The prospect of surgery and hospitalization can obviously be frightening and overwhelming for any child. As a parent, you're worried too, but remember that your child looks to you for reassurance. You can help your child by preparing them as best you can with age-appropriate information:
Preoperative Hospital tours
We offer pre-operative preparation prior to your child's surgery experience. Pre-operative tours include age-appropriate education and a tour of the surgical areas. Seeing the sights and hearing the sounds she'll experience the day of the surgery can be a reassuring way for your child to learn about what to expect.
- If your child is having surgery at the Main Hospital in Philadelphia and you're interested in scheduling a tour for your child, please contact the Day Surgery child life specialist at 215-590-3836
- If your child is having surgery at any of the Ambulatory Surgery Centers (Bucks County, PA, Exton, PA, King of Prussia, PA or Voorhees, NJ) and you're interested in a tour, please call the main Surgery Center phone number and ask for the nurse manager
We also have a virtual, kid-friendly tour:
- View a slideshow to help prepare your child for a visit to CHOP. Created specifically for children with autism, but useful for any child who may be anxious about coming to CHOP, this guide will give your child an idea about what the Hospital looks like, what to expect during his visit, and who he might meet.
The Child Life, Education and Creative Arts Therapy department staff is available to help answer any questions you may have about helping your child prepare for hospitalization or surgery. A child life specialist can explain what will happen, and why, in terms your child will understand. This kind of preparation can be good for you and your child, as well as for brothers and sisters, too. Please call (215) 590-2001 or email email@example.com for more information.
You can help your child cope with the stress of his upcoming surgery by:
In an effort to reassure your child, you may be tempted to say things that aren't true, but it's important to be open. Tell your child why (in easily understood terms) he is going to the hospital. If something will hurt, say so. Explain that although it will hurt for a while, the doctors and nurses will make sure he is as comfortable as possible.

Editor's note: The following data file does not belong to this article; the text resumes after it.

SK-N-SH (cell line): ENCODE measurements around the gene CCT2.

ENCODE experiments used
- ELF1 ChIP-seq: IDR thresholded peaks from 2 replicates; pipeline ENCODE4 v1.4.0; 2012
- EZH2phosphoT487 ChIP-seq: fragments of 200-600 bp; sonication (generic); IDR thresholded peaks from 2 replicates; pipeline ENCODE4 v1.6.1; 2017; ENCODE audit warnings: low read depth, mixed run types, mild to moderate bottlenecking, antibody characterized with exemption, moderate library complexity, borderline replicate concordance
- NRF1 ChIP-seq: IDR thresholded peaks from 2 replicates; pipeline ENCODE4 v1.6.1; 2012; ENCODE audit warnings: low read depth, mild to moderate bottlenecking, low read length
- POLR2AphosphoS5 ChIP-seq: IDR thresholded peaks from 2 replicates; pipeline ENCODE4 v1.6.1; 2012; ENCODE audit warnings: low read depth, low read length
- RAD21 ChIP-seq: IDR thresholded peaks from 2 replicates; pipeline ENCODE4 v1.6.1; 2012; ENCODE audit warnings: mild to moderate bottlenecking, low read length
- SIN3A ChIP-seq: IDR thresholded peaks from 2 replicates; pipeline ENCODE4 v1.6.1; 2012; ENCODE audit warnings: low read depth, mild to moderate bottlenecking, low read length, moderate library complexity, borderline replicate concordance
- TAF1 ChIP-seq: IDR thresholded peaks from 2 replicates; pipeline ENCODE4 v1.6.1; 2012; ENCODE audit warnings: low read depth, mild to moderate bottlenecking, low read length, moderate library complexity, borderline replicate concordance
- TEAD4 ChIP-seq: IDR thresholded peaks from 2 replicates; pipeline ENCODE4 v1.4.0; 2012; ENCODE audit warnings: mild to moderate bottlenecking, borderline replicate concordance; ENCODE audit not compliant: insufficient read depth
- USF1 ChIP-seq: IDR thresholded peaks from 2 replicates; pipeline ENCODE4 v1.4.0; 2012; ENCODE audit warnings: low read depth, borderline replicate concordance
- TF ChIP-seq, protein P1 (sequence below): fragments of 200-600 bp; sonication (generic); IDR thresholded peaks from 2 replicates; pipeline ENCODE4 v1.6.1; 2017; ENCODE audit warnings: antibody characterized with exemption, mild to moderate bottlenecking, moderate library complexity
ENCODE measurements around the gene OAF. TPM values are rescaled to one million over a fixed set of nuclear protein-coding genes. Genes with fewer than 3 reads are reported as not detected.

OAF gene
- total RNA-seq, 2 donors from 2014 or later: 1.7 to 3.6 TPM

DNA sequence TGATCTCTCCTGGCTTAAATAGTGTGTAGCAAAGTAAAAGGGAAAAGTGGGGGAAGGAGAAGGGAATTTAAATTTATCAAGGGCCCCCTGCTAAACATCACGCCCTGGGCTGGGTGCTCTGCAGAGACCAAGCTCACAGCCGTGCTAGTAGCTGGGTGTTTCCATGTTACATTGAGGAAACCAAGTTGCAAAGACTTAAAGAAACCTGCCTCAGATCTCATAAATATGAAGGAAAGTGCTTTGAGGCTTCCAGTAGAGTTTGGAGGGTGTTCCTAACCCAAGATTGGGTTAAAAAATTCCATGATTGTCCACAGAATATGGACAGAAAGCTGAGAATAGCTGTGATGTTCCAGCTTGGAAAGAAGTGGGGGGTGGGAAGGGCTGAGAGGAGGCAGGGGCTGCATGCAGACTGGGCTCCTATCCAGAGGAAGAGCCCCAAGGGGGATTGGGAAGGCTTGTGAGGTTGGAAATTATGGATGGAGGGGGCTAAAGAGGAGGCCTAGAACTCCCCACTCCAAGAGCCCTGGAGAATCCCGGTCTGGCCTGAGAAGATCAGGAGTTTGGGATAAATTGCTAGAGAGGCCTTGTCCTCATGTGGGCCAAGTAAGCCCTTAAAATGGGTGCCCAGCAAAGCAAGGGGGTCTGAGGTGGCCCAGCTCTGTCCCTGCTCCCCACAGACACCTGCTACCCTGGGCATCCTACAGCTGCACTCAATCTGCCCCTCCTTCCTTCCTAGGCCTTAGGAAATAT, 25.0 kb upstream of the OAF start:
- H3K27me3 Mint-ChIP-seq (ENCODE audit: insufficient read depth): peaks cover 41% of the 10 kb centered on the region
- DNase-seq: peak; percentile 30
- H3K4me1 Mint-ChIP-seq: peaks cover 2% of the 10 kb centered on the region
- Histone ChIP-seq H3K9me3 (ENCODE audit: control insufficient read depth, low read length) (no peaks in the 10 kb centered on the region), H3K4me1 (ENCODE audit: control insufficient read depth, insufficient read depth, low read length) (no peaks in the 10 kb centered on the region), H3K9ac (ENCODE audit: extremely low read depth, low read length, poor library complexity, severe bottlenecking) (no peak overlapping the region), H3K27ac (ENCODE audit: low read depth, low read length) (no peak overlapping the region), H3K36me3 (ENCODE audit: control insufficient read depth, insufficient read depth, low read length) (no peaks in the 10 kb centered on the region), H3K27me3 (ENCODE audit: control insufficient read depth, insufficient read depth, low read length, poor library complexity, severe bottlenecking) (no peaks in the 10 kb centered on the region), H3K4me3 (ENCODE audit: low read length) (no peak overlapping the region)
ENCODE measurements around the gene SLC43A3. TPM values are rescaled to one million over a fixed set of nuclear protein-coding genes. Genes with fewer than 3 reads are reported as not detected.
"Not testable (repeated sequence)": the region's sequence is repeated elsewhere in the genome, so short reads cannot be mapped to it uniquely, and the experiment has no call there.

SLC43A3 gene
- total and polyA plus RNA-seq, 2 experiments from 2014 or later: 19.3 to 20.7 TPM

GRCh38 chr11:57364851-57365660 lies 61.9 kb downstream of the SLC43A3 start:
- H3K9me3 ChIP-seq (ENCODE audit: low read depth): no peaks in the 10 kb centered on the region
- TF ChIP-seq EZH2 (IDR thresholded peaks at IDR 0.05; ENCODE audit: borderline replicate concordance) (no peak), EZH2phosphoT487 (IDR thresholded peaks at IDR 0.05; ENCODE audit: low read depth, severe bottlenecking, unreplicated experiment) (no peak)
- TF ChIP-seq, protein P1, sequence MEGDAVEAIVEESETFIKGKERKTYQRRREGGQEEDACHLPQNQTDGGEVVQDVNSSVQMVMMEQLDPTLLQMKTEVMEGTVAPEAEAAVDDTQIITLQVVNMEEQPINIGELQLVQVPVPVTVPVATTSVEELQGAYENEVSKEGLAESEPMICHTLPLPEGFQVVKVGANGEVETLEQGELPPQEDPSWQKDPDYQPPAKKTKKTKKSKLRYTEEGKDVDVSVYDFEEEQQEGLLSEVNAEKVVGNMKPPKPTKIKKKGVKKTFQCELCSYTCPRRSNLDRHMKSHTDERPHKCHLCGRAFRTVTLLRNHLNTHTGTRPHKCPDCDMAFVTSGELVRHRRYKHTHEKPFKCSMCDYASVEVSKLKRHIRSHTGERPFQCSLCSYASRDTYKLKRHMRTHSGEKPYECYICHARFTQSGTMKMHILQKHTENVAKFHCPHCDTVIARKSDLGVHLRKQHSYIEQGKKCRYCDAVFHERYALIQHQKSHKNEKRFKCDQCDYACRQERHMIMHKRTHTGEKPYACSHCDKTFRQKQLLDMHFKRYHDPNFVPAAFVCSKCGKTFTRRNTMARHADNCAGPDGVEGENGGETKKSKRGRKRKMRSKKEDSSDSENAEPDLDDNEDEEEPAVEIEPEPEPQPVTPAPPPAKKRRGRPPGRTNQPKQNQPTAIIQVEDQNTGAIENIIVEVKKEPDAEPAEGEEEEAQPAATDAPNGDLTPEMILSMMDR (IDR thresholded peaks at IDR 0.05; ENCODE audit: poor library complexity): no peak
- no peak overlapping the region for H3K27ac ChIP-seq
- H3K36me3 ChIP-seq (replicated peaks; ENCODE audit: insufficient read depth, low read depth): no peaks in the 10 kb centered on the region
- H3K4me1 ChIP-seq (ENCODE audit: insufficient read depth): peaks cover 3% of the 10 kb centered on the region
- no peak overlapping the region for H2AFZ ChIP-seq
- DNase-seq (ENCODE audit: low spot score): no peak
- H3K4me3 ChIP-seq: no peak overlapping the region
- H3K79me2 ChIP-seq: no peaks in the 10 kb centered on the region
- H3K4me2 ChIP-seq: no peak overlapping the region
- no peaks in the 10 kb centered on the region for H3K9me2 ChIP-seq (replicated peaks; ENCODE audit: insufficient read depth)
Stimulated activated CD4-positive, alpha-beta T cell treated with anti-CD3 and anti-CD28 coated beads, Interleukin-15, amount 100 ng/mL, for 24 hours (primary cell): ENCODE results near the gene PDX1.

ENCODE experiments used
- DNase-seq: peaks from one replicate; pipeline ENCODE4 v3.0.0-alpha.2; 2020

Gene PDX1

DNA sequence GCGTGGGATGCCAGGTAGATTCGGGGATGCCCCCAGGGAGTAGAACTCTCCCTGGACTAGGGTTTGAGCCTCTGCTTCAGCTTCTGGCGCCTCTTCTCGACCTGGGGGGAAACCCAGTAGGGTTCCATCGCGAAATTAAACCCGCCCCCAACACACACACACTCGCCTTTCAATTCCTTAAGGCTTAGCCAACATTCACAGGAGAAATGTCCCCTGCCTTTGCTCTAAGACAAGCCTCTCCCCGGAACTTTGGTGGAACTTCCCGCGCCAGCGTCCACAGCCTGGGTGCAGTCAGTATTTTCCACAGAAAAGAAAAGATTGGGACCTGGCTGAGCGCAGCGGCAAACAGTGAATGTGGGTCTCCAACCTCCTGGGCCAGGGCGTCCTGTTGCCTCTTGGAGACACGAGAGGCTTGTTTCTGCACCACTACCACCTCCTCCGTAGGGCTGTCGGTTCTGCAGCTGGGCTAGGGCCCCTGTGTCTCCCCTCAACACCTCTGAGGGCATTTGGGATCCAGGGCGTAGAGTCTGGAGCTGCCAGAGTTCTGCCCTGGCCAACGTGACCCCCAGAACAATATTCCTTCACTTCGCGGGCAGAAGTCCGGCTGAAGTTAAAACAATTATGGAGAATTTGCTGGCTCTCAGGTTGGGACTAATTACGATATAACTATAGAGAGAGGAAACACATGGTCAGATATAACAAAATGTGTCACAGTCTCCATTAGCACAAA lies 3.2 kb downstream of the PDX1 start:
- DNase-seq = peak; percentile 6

Knowing all you can
Children can tell when their parents are worried. Learn as much as you can about your child's surgery; the more you know, the better you'll feel. Then you can help explain things to your child. In addition, ask the surgeon's office if you and your child can tour the preoperative area with a Child Life Specialist ahead of time. A tour will allow your child to see the sights, sounds and events that she will experience the day of surgery. Your child will also be better able to talk about her concerns and ask questions.
Encouraging discussion and questions
Talk to your child about how he can expect to feel after an operation. Open up the discussion and ask your child if he has any questions. You might want to ask a few of your own questions to find out how your child feels and clear up any misunderstandings he may have:
- What do you think is the hardest part about having surgery and being in the hospital?
- What things would make this part easier? What things could you do to make it easier?
- What do you think will be the best part about having surgery and being in the hospital?
- Who will come with you to the hospital?
- Will you be spending the night in the hospital or going home the same day as your surgery?
- What questions do you have?